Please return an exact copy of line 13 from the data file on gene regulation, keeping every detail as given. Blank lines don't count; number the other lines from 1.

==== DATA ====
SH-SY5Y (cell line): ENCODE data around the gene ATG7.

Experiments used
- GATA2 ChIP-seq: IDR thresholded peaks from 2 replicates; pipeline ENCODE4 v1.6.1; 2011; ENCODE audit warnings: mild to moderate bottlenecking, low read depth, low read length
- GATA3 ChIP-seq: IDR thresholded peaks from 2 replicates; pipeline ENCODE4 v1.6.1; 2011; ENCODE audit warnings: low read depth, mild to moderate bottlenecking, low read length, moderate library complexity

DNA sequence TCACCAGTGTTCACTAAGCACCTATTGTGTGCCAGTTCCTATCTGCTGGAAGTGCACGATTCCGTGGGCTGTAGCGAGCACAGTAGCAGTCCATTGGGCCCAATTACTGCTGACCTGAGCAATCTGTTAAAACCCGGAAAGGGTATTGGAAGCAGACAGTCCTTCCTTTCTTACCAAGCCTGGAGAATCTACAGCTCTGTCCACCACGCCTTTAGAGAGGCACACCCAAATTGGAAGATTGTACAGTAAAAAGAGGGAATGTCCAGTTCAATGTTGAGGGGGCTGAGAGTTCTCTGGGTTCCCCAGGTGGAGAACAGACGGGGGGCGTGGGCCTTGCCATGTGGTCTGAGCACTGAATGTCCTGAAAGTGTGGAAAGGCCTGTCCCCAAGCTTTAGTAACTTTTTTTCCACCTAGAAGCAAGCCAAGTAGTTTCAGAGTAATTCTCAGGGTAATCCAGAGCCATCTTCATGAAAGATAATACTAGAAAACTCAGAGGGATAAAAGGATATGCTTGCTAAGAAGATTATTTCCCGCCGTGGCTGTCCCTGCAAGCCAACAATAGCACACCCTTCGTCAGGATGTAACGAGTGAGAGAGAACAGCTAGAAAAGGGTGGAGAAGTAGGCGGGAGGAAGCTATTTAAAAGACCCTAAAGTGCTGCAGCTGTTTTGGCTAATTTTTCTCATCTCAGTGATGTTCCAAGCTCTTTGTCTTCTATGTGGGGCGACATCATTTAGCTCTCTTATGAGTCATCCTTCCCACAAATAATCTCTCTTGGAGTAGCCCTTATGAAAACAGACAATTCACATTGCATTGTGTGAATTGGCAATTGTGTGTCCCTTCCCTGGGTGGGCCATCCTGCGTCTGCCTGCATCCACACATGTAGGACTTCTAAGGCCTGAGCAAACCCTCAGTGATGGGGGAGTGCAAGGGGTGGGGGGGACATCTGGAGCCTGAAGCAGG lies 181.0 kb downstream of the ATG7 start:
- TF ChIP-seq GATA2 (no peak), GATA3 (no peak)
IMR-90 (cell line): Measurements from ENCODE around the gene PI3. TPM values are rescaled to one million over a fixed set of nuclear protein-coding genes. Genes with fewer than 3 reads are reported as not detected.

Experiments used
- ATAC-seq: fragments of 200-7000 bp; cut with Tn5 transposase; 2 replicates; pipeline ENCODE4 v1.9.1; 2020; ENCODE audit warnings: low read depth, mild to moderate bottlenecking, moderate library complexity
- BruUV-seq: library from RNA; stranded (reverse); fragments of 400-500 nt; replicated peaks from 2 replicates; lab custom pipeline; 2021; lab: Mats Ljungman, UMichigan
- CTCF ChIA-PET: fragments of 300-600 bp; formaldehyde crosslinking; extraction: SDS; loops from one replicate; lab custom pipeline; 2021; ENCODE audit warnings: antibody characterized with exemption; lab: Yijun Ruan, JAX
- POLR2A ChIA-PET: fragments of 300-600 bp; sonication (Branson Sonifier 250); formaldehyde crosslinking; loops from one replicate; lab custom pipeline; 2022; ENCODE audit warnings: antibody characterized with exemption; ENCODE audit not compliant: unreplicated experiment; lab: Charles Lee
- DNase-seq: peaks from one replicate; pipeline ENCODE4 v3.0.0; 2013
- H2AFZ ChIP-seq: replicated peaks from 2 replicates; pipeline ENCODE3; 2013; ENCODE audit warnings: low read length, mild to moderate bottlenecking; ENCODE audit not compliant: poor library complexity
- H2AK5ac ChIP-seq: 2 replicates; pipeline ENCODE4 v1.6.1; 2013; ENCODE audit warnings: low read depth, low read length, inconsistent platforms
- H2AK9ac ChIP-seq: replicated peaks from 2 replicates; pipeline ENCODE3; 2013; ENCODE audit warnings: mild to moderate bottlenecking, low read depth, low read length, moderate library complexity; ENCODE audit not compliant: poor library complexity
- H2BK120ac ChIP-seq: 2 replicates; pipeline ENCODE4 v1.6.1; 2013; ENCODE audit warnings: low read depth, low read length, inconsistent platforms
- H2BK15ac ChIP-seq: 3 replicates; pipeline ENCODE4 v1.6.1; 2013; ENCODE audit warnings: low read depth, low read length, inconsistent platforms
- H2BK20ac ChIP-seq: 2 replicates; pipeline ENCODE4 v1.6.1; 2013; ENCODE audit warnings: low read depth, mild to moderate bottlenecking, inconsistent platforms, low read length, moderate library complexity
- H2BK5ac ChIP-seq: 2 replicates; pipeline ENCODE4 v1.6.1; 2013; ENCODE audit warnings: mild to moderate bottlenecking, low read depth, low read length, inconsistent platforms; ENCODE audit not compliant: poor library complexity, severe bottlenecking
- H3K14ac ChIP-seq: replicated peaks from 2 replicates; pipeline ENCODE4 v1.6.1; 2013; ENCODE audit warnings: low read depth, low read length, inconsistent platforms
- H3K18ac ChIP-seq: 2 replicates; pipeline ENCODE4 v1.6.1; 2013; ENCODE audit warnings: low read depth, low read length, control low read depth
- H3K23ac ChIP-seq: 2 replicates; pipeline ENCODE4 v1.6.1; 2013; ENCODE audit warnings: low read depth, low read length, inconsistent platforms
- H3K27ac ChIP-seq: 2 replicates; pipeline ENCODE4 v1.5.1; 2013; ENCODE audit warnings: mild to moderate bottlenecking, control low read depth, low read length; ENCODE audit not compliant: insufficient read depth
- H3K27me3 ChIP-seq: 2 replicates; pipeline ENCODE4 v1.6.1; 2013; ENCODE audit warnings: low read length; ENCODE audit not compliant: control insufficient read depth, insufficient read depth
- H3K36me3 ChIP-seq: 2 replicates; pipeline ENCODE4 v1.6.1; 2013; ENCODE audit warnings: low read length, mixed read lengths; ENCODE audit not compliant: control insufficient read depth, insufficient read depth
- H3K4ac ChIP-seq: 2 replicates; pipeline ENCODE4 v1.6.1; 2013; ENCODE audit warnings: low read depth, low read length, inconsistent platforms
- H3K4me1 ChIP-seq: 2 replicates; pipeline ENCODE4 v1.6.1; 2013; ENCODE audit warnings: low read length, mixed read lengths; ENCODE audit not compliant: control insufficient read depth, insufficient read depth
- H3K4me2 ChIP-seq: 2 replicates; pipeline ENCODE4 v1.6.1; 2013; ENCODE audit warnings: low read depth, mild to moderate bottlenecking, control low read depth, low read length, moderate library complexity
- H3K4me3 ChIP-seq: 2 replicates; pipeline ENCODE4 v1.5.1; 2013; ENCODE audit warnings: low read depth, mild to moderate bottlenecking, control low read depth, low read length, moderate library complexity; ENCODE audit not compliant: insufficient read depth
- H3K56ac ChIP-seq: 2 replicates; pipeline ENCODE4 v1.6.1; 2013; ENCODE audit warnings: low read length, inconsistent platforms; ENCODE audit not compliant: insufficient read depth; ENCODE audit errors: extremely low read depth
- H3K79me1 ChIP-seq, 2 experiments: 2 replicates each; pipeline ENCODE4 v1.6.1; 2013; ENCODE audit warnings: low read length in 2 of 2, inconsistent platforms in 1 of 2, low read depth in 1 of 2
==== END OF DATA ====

- DNase-seq: peaks from one replicate; pipeline ENCODE4 v3.0.0; 2013